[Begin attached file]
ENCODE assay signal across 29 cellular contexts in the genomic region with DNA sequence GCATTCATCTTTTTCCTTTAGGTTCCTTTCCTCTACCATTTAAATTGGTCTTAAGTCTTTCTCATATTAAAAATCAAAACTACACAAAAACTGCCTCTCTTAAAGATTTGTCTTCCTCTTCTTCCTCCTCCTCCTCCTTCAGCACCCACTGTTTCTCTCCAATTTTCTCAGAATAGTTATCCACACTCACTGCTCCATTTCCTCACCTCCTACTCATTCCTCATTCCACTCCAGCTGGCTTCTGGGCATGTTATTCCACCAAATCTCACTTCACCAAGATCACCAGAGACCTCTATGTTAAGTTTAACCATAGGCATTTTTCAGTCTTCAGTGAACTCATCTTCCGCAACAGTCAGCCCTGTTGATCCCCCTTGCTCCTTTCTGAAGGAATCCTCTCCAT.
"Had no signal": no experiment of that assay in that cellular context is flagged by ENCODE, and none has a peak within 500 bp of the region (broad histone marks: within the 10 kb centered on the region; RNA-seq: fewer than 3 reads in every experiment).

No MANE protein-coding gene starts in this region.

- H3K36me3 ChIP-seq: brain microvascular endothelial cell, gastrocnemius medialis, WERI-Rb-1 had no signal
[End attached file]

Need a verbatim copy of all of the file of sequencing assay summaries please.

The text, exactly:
ENCODE assay signal across 29 cellular contexts in the genomic region with DNA sequence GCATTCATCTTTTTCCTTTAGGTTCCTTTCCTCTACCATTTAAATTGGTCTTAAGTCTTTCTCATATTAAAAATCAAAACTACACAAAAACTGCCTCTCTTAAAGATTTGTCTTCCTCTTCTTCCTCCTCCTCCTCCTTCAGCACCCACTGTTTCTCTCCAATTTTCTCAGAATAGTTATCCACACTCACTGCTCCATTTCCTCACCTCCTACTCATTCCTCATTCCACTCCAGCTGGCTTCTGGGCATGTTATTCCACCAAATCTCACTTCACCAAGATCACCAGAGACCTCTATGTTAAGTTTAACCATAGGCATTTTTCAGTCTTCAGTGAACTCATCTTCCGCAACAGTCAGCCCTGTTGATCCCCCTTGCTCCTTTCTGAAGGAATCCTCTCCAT.
"Had no signal": no experiment of that assay in that cellular context is flagged by ENCODE, and none has a peak within 500 bp of the region (broad histone marks: within the 10 kb centered on the region; RNA-seq: fewer than 3 reads in every experiment).

No MANE protein-coding gene starts in this region.

- H3K36me3 ChIP-seq: brain microvascular endothelial cell, gastrocnemius medialis, WERI-Rb-1 had no signal